In addition to patents, we also rely on other intellectual property rights such as trade secret, copyright, and trademark laws to protect proprietary technologies. We further utilize nondisclosure agreements and other contractual provisions as well as technical measures to protect our proprietary technologies. Nevertheless, these measures may be inadequate in protecting our technologies. If these measures are proved to be inadequate in protecting our technologies, our competitive advantages may be reduced. Moreover, we may not have adequate remedies for potential breaches by employees, consultants, and others who participate in developing our proprietary technologies against their agreements with us regarding intellectual property. As a result, our trade secrets may be lost. Notwithstanding our efforts to protect our intellectual property, our competitors may independently develop similar or alternative technologies or products that are equal or superior to our technologies without infringing any of our intellectual property which would harm our ability to compete in the market.
As foreign markets become more significant in revenue for us, our foreign operations and strategic alliances with foreign entities will likely increase. Our exposure to risks associated with these operations requires us to increase our reliance on protecting our intellectual property against infringing products and/or services in markets outside the U.S. The laws and judicial systems in these countries may introduce yet another level of uncertainty to our effort to obtain the desired protection as well as defending our rights.
OTHERS MAY BE SUCCESSFUL IN ASSERTING THAT OUR PRODUCTS INFRINGE THEIR INTELLECTUAL PROPERTY RIGHTS, WHICH MAY CAUSE US TO PAY SUBSTANTIAL DAMAGES AND/OR ENJOIN US FROM COMMERCIALIZING OUR PRODUCTS.
As we continue to introduce and commercialize new products and technologies, there may be U.S. and foreign patents issued to third parties that relate to our products. Some of these patents may be broad enough to cover one or more aspects of our products. We do not know whether any of these patents, if challenged, would be held valid, enforceable and infringed. From time to time, we receive, and likely will continue to receive, letters from third parties accusing us of infringing and/or inviting us to license their patents. We may be sued by, or become involved in an administrative proceeding with, one or more of these third parties.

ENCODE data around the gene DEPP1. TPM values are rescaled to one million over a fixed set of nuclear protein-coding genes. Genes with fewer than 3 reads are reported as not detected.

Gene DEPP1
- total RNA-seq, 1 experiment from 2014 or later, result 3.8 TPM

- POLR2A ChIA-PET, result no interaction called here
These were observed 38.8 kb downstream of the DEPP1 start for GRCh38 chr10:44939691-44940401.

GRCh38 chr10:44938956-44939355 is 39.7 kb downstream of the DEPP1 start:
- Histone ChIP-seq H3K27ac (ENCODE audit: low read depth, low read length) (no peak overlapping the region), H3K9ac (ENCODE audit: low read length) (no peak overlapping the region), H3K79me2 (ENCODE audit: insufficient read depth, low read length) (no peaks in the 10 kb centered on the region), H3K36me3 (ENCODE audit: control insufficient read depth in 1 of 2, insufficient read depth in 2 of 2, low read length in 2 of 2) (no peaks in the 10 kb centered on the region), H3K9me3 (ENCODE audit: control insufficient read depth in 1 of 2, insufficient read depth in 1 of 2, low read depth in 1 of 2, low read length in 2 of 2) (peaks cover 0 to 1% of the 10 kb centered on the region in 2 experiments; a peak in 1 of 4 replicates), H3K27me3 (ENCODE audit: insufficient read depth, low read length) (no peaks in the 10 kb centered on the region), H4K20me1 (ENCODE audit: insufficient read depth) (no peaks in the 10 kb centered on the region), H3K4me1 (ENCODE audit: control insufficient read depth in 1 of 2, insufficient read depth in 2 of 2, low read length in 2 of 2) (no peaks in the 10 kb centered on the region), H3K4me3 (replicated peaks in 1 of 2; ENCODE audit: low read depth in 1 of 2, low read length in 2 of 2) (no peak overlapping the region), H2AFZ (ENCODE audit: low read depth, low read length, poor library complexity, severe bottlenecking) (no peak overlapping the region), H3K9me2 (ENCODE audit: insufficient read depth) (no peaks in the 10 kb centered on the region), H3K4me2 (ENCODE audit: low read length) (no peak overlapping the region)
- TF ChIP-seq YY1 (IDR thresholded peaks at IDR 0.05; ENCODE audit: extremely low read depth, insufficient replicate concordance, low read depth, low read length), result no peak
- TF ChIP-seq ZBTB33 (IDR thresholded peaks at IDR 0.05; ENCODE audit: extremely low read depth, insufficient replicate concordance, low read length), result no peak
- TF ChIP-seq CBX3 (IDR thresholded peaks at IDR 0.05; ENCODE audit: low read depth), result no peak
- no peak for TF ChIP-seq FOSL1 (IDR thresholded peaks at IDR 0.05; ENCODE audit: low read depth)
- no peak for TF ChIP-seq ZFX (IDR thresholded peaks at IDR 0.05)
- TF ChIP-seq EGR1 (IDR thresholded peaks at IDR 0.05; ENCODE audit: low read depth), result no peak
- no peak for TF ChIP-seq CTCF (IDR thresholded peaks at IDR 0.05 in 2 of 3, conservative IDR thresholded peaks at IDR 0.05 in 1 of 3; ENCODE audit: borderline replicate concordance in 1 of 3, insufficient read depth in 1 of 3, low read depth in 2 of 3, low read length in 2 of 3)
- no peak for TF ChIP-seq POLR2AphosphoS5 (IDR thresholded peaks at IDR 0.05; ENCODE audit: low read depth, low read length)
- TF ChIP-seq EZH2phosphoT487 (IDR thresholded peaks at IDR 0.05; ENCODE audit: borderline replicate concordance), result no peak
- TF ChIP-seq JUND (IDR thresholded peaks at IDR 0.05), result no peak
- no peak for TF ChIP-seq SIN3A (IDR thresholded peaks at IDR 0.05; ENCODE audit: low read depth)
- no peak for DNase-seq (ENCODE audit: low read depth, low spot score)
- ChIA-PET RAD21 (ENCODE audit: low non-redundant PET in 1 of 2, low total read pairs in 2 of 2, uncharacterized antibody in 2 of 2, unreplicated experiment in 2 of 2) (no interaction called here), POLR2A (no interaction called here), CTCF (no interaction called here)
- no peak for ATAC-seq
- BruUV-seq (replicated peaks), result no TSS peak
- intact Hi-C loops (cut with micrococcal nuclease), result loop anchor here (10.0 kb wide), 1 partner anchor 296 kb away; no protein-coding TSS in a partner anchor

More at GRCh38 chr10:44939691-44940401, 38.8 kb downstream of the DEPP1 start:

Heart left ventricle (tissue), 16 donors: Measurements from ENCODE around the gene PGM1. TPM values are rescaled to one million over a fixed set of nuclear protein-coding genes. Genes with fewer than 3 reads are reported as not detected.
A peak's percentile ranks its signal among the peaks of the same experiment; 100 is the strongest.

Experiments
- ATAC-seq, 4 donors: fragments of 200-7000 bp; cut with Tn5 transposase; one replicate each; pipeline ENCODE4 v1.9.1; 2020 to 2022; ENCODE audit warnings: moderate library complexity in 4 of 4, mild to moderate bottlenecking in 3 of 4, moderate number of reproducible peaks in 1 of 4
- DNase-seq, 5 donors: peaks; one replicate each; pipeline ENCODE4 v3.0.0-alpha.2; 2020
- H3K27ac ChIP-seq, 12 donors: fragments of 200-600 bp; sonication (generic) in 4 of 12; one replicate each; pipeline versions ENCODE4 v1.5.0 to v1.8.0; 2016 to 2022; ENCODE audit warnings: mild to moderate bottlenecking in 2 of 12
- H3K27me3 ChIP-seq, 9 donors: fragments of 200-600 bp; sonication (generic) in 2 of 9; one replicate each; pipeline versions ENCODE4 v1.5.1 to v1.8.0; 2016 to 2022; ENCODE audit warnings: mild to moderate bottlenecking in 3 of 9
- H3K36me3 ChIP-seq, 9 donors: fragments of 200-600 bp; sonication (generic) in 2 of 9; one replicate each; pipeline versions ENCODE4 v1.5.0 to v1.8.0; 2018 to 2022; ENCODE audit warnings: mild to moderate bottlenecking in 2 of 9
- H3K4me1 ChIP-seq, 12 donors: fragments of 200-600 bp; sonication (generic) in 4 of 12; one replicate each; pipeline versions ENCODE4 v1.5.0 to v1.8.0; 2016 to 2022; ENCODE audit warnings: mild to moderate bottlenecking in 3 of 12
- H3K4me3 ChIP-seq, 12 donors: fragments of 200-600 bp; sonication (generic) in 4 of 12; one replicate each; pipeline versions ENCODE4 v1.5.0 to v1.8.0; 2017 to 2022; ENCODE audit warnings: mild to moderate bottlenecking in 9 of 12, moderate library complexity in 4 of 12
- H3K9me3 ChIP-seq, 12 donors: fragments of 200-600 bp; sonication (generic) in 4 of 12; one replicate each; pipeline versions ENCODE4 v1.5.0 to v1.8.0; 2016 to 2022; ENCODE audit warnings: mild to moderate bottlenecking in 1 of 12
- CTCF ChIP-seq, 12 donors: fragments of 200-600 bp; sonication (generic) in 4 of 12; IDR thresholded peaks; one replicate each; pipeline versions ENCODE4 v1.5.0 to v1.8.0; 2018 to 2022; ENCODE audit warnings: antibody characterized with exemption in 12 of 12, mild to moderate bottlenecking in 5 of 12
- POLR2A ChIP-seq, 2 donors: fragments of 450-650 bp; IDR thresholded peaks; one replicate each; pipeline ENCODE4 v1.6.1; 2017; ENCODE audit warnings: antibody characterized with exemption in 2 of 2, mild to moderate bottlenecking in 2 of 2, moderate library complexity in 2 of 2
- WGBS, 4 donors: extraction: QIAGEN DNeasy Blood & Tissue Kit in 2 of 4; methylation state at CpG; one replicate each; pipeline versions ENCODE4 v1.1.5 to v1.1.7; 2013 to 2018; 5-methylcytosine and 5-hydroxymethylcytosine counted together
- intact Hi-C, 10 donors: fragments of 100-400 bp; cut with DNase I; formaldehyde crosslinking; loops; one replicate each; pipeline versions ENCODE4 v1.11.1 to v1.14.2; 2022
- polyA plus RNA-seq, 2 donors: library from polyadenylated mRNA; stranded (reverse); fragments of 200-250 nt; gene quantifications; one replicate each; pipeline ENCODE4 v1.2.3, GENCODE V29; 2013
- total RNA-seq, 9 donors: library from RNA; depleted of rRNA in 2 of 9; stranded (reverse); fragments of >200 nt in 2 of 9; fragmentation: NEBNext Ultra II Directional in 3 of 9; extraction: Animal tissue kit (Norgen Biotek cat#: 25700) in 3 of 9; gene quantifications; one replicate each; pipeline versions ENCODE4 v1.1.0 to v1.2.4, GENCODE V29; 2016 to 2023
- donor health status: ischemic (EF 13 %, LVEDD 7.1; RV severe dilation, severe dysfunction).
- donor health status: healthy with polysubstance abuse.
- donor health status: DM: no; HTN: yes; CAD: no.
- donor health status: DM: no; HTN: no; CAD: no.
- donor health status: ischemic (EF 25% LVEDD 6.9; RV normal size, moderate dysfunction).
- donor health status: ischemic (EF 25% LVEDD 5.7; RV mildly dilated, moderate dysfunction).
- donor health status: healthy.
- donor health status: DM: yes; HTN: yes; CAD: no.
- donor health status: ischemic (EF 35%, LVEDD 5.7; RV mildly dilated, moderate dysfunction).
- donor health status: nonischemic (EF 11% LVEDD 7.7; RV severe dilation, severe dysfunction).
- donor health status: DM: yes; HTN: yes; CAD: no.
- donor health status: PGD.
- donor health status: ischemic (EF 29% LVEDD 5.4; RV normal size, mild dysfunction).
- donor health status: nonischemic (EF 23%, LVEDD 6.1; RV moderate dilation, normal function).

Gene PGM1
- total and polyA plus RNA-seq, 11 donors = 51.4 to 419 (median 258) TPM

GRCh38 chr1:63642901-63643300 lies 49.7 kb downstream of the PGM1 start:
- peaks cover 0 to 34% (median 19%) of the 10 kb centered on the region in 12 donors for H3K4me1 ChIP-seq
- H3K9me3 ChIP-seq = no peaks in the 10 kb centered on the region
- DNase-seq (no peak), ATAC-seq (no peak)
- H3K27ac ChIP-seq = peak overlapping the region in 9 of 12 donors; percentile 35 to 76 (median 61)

We cannot be certain that a court or administrative body would agree with any arguments or defenses we may have concerning invalidity, unenforceability or non-infringement of any third-party patent. In addition, other parties may have filed or will file patent applications covering products that are similar or identical to ours. We cannot be certain that patents issuing from our own patent application covering our products will have a priority date over any patents issuing from applications filed by a third party.
The medical device industry has experienced extensive intellectual property litigation and administrative proceedings. If third parties assert infringement claims or institute administrative proceedings against us, our technical and management personnel will